Doktor Sleepless and its Ideas

Doktor Sleepless isn’t quite a new comic—it started its run in 2008, but has only managed to span enough issues for one trade collection so far. (I blame Warren Ellis’s huge spate of other projects, films, books, etc.) All the same, I’m rather fond of it, and I hope it goes somewhere one day. I even have a shirt with the grinder-gears symbol on it that says “Science Bitch.”

For fans of Transmetropolitan, Doktor Sleepless will strike a similar chord: it’s about a maddened future and a lead character who has more than a few screws loose. The difference is in the worldbuilding: the world of Doktor Sleepless is much less positive than the world of Transmetropolitan. It’s not a dystopia, per say, but the characters are much less hopeful, the message is questionable, and the relationships are all strained to the point of breaking.

If you’re looking for something like Spider and his Filthy Assistants and their combative rudeness and hilarity—you won’t find that here. Instead, you get something that strikes closer to home for our attitude toward our own future.

There are a lot of thematic statements floating around in Doktor Sleepless, but perhaps the most intriguing is the one contained on the first page, as we enter the world of the comic.

“Today I stop being real.  … People like listening to characters. Characters are safe, because they’re not real. So today I become a character. … But Doktor Sleepless, he’s something else entirely. Who’s afraid of a cartoon mad scientist? Who’s afraid of Doktor Sleepless?”

This adoption of another self, a purer character instead of a real person, strikes me as an allegory in some ways for what we become in today’s technological storm. On the internet, are you really you, or are you a character of “you”? We have pen names, screen names, handles, tags—and each of them might be different, signify a different character we play. Some are closer to their real selves than others. I like to think I’m pretty honest about myself here on the web, but I’m the character of Brit Mandelo: in real life I curse a lot more, for one thing. In real life, I have problems and trials and some head-conditions. All of the parts of this person I am, speaking to you right now, are real parts of me. It’s just that some of them are at the forefront and others are pushed back, much like Johnny does. With the goggles on, after all, you can’t see that he hasn’t slept and that he’s hurting and angry and depressed.

I’m no mad scientist, but I can see his point. People listen to you when you sound like you know things, or if you entertain them.

It’s difficult to separate what parts of the narrative—well, all of the narrative, since that’s the first page—are Johnny and what he genuinely plans to do, and what parts are his character of Doktor Sleepless, who is aiming for the death of all humanity. The catch is that it’s for a pretty damned good reason: it’s oversimplifying, but let’s just say, Lovecraftian horrors from beyond spacetime. They eat people, including his parents. He tells Sing at the end of the first volume that his plan to get revenge on those Things is to kill their food source: people.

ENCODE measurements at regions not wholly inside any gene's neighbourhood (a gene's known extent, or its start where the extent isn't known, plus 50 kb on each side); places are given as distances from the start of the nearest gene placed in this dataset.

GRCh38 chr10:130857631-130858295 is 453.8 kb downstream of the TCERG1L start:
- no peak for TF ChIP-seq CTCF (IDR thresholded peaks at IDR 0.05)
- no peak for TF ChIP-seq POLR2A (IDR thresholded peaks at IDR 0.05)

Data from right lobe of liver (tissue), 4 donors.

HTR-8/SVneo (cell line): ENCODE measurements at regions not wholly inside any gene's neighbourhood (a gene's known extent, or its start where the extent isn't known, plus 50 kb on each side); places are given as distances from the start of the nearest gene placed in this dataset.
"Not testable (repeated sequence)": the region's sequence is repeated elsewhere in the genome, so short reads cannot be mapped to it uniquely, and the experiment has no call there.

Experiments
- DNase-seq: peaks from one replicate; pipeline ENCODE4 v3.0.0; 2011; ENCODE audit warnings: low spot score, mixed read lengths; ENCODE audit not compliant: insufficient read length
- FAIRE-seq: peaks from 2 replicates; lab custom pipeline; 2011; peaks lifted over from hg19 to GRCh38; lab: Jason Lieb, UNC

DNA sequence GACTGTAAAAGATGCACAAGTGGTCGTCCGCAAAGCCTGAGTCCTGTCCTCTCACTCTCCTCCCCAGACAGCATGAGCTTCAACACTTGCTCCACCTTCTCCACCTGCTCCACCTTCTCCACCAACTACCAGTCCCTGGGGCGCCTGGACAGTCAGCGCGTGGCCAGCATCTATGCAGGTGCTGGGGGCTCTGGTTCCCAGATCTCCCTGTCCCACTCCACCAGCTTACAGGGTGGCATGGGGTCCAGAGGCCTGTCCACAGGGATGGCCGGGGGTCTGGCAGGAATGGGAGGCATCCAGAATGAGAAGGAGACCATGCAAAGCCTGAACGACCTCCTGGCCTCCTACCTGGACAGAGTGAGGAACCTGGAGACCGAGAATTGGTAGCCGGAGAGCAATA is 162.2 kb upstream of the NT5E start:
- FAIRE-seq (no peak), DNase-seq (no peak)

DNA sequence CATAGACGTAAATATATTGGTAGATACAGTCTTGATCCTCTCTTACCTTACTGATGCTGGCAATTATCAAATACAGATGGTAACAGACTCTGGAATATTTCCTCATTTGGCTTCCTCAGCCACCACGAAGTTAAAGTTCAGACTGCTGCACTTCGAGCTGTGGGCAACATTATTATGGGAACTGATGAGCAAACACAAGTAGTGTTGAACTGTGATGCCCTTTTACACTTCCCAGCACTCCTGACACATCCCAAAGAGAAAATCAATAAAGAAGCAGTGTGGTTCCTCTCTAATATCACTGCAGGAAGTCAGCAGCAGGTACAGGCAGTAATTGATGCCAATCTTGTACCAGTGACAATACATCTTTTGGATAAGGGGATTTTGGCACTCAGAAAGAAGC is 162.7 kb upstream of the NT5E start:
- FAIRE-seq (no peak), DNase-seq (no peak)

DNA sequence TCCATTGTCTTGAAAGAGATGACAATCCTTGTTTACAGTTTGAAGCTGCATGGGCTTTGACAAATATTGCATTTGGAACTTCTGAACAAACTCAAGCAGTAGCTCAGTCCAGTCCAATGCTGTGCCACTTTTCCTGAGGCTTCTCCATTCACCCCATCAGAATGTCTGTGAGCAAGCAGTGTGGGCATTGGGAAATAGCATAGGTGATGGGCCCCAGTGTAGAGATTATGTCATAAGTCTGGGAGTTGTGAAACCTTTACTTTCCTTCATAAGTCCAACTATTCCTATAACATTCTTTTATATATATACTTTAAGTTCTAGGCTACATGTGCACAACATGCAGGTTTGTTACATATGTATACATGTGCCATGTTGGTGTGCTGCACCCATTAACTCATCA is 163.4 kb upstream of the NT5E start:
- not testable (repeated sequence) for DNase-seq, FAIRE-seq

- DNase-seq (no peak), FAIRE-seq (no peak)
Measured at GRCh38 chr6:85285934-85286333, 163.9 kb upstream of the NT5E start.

It’s weirdly admirable, but completely fucking insane. Which is what makes me question if it’s the Real Plan or not, because the other part of the story is about the selfish entitlement of the popular culture.

The graffiti tags we’re shown in the early comic say things like “Where’s my fucking jet pack?” and “You owe me a flying car.” In this universe, we’ve invented a plethora of strange and beautiful technologies to alter ourselves, communicate, create—but everyone’s mad they don’t have a jet pack. They don’t appreciate how lucky, how privileged, they are. They aren’t grateful for the things they have every day that people dreamed about for decades, that other people will never have or never be able to afford. And Doktor Sleepless has decided that if they can’t enjoy this future, since it wasn’t the one they were promised, they don’t deserve to have it at all.

That definitely reminds me of the world I’m living in right now. Ellis himself explains “what it’s about” in a short, pointed blog entry here. He says it best. “Someone stole your future. Don’t you ever wonder who?”

Doktor Sleepless has a slow production schedule, but it’s worth reading because of those things, and others—it’s perhaps one of the most cogent things Ellis has ever written, and also one of the darkest, and I’m including Scars in that tally. Doktor Sleepless is depressing, and terrible, and a bit heartbreaking. It’s even got a bit of a mystery plot going on in there to guide the themes and ideas. (Not to mention a crazed interactive meta element, but we won’t get into that right now.)

Aside from that, the art is gorgeous and luscious. It’s an ugly world, but Ivan Rodriquez makes it beautiful to behold.

So, if you’re feeling like something serious, check out Doktor Sleepless. The first trade is available from Avatar Press, the second hasn’t been given a date yet, but the single issues are still being released. Check it out.

Brit Mandelo is a multi-fandom geek with a special love for comics and queer literature. She can be found on Twitter and Livejournal.


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